From the words of McCluskey himself...
Dark. Cold. The alarm went off at 4:45a. Ugh. Ok. Let’s do this. I shuffle to the bathroom and try and not to wake the wife and kids and get dressed to head out to Williamsport, PA. Home of the Iron Cross Race, North America’s Original UltraCross. Not a Cyclo-cross race, not a mountain bike race, but somewhere in between with lots of hills, paved roads, gravel fire roads, singletrack, and a bit of rock climbing to kick you in the teeth. Add to this mix of terrain, a cold, steady autumn rain that continued all day, and it makes for an interesting mix of racing.
I stopped at the local Wawa for a coffee, breakfast sandwich and donuts (pre-race necessities) before getting on the road for the 2 ½ hour drive. As I neared Williamsport, the yellow, orange and brown mountains greeted me with white caps of fog.
Riders were getting ready in the parking lots. “How much” and “what to wear” was the big question of the day. Full rain pants? What kind of gloves? Glasses or no? If so, which lenses? Trivial decisions when it’s dry and sunny, critical in the rain and cold when you are gonna be riding 100k on all kinds of roads.
Once the usual pre-ride meeting of what to do, and what not to do, about 130 riders rolled out of town with a police escort to the official start at the base of Raccoon Mountain. The wet pavement gives way to leaf covered wet and muddy gravel. Up and up we go into the fog. “Climbing” is going to be the word of the day. Bombing down PA-44 at 40 miles an hour in the wet with cars was “fun”. A hard right turn at the base of the hill and we rode through some farmland then back up into the forest to the first rest stop around the 22 mile mark. It wasn’t until I left here I finally started to get into a groove and felt warmed up enough. The hardest parts were yet to come.
More climbing on the ATV trails and then it flattened out, into thick wet mud, with standing water ponds on the double track. No place to go but through. After several of these water crossings, the course turns right at a 90-degree angle, right into single track. Up. Up. Steeper. Up still. Steeper. Wheels slipping on the wet leaves and rocks. Time to get off and start pushing. This is not something I like to do, I’d rather ride. But that’s part of the challenge of this course.
Now I was at the “run-up”. A wall of thick moss-covered loose rocks going straight up to the heavens. But I knew the effort to shoulder the OPEN and make it up the hike-a-bike would be worth it. I could hear the sound of Angus Young’s guitar and smell of campfire. Then a yell of “YEAH!! WOO!! ALRIGHT!!”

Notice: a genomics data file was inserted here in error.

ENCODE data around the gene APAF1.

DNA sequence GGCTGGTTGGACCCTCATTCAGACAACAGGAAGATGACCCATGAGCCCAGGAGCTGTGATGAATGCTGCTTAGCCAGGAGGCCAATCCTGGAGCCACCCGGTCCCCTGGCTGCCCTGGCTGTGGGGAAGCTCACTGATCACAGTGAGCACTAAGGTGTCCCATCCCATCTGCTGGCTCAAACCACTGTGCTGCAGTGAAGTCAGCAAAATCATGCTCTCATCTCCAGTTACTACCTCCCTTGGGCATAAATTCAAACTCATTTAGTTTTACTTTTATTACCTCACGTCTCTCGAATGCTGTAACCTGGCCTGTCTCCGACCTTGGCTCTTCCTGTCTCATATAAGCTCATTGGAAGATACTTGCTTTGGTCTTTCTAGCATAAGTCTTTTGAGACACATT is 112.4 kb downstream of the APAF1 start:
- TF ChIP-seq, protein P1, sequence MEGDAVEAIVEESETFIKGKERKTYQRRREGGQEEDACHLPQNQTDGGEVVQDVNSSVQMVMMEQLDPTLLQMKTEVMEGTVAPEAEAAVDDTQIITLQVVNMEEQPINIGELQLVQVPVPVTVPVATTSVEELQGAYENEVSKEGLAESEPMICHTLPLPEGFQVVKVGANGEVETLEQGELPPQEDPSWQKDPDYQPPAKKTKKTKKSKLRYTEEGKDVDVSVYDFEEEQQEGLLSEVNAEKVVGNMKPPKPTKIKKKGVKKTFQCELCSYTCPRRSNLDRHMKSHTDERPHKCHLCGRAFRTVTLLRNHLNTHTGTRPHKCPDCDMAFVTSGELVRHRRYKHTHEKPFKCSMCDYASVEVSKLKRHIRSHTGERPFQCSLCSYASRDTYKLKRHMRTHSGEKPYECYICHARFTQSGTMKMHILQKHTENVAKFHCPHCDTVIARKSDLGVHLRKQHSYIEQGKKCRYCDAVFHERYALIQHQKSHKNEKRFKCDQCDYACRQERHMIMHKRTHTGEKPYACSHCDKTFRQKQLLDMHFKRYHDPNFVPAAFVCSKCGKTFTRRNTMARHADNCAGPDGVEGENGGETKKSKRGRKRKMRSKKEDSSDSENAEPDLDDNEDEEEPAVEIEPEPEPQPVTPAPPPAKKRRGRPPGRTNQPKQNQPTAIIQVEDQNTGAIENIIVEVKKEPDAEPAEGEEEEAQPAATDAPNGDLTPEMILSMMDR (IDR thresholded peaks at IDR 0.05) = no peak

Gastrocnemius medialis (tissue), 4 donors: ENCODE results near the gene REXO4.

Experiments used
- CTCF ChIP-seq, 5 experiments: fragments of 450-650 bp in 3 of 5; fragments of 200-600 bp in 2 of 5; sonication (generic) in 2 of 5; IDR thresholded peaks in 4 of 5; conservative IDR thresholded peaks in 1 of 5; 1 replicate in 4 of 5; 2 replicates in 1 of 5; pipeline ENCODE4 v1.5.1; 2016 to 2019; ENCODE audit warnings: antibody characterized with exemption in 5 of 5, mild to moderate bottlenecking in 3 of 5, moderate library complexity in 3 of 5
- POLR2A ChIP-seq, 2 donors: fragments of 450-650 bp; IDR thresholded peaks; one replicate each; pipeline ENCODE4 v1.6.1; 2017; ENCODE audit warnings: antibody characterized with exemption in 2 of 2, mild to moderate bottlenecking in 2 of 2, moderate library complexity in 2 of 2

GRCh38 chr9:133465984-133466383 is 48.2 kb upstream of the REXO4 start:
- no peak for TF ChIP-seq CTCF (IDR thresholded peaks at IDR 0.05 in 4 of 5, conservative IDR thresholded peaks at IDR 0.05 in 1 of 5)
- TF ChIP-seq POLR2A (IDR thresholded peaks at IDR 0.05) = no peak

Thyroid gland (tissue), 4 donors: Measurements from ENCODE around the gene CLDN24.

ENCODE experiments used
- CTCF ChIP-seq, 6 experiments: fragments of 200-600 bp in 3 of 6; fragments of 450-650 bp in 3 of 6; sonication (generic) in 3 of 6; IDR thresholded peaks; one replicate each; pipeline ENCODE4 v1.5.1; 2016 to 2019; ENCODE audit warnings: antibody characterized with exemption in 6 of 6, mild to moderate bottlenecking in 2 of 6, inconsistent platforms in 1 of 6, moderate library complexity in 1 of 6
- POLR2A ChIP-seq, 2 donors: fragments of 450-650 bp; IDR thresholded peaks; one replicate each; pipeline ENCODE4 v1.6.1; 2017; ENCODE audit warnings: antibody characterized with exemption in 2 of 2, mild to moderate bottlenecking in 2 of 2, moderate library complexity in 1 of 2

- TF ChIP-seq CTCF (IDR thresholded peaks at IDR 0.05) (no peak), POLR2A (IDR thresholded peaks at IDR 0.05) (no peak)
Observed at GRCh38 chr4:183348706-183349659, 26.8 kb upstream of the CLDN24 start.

With a raucous roar of enthusiasm, an unofficial stop at Larry’s Tavern” welcomed and cheered riders by passing out beers, pickle/vodka shots and chunks of grilled venison! With a slap on the back, they would let us know you know, you had another 4 miles down the “flat” gravel road to the next aid station. I made my way to the road, head down, venison and vodka fueled, I hammered to the next station. I grabbed the last of what I needed, wolfed down some PB&J’s and rode on. Just then the sky opened up and the rain came and wind came in sideways, pelting my face and pushing me side to side. What a race.
Now I was back at the top of the paved PA-44 road, ready to bomb down once more, this time banging a left at the bottom and and climbing one, more, hill. A wet paved climb then a detour onto a double track up the side of the hill. The final push to the finish line, an inflatable Stan’s No Tubes banner shoehorned in the woods. Nothing exciting, but it was a nice feeling to know I was done. Well, sorta. I had to ride back to town, but it was all downhill through a picturesque canyon cut from a fast flowing stream filled with pines and ferns.
I made it back to my car, soaked to the bone, but happy I did the race (ride) even though it wasn’t the most ideal conditions. After a long time getting out of my wet clothes, I packed up and headed over to The Brickyard Restaurant & Ale House for food and beer and the awards and finisher's gift, a soccer scarf. Great for those cold days coming soon here in the Mid-Atlantic.
The Iron Cross race is like any other, and it’s in a category all on its own. It will test your mental and physical abilities, but it will make you glad you did. I can’t wait until next year.